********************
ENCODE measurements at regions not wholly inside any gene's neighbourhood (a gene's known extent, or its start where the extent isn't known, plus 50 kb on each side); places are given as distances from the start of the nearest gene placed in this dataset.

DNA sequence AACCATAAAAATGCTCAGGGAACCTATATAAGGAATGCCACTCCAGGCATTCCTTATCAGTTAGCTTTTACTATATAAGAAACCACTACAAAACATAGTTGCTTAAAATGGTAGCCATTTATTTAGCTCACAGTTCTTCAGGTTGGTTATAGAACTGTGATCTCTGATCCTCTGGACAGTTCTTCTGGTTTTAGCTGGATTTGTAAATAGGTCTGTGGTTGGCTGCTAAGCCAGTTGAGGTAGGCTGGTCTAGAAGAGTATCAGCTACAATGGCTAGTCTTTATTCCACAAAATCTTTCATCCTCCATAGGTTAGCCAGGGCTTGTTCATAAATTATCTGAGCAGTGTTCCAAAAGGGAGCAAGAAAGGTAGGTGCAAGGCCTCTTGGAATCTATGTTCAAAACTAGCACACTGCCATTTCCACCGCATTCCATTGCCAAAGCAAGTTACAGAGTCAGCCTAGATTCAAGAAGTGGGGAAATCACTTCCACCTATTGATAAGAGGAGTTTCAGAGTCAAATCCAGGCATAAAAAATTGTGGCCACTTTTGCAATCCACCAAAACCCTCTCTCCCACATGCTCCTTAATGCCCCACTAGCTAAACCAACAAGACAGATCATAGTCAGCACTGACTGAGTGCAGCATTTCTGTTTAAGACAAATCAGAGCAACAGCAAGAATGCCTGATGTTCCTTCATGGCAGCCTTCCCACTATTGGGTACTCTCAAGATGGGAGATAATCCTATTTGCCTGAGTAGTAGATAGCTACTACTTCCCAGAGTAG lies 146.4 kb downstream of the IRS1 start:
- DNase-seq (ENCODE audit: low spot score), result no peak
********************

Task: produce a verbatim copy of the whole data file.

ENCODE measurements at regions not wholly inside any gene's neighbourhood (a gene's known extent, or its start where the extent isn't known, plus 50 kb on each side); places are given as distances from the start of the nearest gene placed in this dataset.

DNA sequence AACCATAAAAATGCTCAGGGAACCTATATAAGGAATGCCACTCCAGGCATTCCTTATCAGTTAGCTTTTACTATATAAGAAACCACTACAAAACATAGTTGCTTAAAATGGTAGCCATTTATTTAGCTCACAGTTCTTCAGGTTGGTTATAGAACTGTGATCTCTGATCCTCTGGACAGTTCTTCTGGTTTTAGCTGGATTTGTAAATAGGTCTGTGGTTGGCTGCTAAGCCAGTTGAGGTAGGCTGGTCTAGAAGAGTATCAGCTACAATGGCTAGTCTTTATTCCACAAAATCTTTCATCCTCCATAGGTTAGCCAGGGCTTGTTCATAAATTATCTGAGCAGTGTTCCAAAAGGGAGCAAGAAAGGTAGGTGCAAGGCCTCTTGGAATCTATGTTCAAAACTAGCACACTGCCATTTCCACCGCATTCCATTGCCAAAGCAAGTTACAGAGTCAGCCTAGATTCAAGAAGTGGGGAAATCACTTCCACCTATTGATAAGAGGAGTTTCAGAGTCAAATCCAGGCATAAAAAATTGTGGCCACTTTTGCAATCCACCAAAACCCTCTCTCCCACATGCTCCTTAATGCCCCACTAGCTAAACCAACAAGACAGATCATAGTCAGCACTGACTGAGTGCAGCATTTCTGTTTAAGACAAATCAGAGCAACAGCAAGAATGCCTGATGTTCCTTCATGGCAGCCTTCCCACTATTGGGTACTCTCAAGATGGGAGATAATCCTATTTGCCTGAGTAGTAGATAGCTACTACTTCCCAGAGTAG lies 146.4 kb downstream of the IRS1 start:
- DNase-seq (ENCODE audit: low spot score), result no peak